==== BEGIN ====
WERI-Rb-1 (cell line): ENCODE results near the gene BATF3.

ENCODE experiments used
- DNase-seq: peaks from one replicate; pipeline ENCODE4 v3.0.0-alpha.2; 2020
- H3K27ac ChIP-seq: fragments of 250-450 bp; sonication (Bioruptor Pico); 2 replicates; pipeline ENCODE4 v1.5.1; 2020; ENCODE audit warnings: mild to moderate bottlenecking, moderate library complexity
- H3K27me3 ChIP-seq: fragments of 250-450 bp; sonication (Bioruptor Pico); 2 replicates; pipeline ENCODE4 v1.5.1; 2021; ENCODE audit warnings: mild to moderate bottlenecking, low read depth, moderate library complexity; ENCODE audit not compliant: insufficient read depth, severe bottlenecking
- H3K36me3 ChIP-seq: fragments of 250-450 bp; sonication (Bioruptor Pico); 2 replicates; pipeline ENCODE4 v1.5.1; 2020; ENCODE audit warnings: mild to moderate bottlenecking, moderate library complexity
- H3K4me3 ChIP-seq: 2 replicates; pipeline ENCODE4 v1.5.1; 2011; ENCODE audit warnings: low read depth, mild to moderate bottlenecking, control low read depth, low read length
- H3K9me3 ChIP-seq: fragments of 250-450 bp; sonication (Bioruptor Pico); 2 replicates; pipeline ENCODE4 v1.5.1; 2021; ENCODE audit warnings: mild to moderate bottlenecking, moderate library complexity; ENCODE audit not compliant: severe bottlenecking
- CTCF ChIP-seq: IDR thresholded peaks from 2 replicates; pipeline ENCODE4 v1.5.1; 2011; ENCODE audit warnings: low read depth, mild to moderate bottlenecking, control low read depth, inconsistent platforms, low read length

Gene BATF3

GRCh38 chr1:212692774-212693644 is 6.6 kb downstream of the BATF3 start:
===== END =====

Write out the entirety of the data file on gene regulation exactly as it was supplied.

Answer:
WERI-Rb-1 (cell line): ENCODE results near the gene BATF3.

ENCODE experiments used
- DNase-seq: peaks from one replicate; pipeline ENCODE4 v3.0.0-alpha.2; 2020
- H3K27ac ChIP-seq: fragments of 250-450 bp; sonication (Bioruptor Pico); 2 replicates; pipeline ENCODE4 v1.5.1; 2020; ENCODE audit warnings: mild to moderate bottlenecking, moderate library complexity
- H3K27me3 ChIP-seq: fragments of 250-450 bp; sonication (Bioruptor Pico); 2 replicates; pipeline ENCODE4 v1.5.1; 2021; ENCODE audit warnings: mild to moderate bottlenecking, low read depth, moderate library complexity; ENCODE audit not compliant: insufficient read depth, severe bottlenecking
- H3K36me3 ChIP-seq: fragments of 250-450 bp; sonication (Bioruptor Pico); 2 replicates; pipeline ENCODE4 v1.5.1; 2020; ENCODE audit warnings: mild to moderate bottlenecking, moderate library complexity
- H3K4me3 ChIP-seq: 2 replicates; pipeline ENCODE4 v1.5.1; 2011; ENCODE audit warnings: low read depth, mild to moderate bottlenecking, control low read depth, low read length
- H3K9me3 ChIP-seq: fragments of 250-450 bp; sonication (Bioruptor Pico); 2 replicates; pipeline ENCODE4 v1.5.1; 2021; ENCODE audit warnings: mild to moderate bottlenecking, moderate library complexity; ENCODE audit not compliant: severe bottlenecking
- CTCF ChIP-seq: IDR thresholded peaks from 2 replicates; pipeline ENCODE4 v1.5.1; 2011; ENCODE audit warnings: low read depth, mild to moderate bottlenecking, control low read depth, inconsistent platforms, low read length

Gene BATF3

GRCh38 chr1:212692774-212693644 is 6.6 kb downstream of the BATF3 start: